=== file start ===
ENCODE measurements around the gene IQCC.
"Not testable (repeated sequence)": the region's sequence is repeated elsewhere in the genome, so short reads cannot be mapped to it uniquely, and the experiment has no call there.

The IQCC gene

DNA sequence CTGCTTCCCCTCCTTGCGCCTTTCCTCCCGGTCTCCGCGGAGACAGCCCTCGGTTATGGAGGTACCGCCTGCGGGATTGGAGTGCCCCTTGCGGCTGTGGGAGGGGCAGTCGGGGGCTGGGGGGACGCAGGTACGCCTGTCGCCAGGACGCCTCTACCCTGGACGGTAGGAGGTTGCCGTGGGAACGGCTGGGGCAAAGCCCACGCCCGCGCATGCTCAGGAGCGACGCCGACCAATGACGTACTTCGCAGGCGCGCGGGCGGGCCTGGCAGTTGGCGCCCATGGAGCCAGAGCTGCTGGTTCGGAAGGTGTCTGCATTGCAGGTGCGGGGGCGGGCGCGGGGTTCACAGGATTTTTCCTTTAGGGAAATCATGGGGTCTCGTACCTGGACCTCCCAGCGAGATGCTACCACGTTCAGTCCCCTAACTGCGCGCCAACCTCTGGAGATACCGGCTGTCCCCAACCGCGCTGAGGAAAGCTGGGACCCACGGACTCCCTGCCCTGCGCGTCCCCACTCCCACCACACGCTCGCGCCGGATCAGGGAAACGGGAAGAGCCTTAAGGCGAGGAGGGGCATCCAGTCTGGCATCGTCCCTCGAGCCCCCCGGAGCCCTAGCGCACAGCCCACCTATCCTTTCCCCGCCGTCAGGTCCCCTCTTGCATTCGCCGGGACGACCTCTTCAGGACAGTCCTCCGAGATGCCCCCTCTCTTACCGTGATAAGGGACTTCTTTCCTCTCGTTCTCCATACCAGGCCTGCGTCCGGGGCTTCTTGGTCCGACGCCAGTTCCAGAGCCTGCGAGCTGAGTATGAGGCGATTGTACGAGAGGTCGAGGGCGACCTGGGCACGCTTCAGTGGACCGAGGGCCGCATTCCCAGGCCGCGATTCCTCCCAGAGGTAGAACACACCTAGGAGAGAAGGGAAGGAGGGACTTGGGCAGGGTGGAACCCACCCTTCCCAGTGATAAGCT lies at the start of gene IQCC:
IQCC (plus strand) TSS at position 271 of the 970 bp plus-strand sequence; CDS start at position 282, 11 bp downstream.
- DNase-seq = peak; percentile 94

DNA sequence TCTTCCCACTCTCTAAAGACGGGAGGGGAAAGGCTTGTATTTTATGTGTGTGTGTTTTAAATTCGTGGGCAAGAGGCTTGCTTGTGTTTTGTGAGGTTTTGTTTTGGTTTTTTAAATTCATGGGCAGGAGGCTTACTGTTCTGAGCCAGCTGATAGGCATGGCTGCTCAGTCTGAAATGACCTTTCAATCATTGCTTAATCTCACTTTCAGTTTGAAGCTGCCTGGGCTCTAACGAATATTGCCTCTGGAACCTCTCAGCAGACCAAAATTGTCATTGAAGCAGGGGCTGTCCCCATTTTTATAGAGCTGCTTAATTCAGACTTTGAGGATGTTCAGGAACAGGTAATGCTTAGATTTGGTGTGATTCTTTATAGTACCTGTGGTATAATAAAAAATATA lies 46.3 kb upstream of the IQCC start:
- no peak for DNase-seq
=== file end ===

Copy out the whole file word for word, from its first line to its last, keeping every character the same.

ENCODE measurements around the gene IQCC.
"Not testable (repeated sequence)": the region's sequence is repeated elsewhere in the genome, so short reads cannot be mapped to it uniquely, and the experiment has no call there.

The IQCC gene

DNA sequence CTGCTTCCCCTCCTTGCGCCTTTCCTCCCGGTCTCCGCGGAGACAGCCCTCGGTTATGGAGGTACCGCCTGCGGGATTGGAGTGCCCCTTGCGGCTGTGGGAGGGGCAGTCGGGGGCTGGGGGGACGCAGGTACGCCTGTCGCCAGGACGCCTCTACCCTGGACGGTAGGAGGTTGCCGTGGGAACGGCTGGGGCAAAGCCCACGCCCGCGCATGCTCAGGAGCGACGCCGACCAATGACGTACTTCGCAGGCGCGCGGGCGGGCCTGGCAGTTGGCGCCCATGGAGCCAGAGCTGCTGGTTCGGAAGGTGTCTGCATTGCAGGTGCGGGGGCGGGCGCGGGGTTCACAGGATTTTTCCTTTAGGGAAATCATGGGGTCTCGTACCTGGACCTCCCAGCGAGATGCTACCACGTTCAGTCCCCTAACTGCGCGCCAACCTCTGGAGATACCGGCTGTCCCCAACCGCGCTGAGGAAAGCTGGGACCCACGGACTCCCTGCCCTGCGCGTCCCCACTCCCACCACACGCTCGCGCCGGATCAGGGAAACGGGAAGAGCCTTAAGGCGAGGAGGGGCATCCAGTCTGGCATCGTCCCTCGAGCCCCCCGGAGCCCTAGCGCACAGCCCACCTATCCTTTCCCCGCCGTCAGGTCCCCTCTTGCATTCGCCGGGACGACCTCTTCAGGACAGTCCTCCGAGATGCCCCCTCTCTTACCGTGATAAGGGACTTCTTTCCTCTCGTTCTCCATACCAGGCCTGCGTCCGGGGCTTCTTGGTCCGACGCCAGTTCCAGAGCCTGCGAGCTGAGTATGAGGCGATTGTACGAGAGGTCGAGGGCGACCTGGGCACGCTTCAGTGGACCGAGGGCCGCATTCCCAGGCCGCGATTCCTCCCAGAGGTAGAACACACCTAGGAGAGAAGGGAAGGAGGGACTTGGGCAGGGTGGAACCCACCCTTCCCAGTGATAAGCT lies at the start of gene IQCC:
IQCC (plus strand) TSS at position 271 of the 970 bp plus-strand sequence; CDS start at position 282, 11 bp downstream.
- DNase-seq = peak; percentile 94

DNA sequence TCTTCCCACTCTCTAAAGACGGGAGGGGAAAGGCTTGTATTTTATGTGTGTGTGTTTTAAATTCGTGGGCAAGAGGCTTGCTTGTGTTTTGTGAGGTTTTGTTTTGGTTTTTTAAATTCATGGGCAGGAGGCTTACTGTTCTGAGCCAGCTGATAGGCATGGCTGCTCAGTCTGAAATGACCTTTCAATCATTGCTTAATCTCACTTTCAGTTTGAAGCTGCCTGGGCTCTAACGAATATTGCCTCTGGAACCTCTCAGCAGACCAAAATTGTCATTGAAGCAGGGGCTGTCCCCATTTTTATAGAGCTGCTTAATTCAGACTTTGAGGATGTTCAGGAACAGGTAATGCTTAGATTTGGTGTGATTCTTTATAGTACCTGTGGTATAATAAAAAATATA lies 46.3 kb upstream of the IQCC start:
- no peak for DNase-seq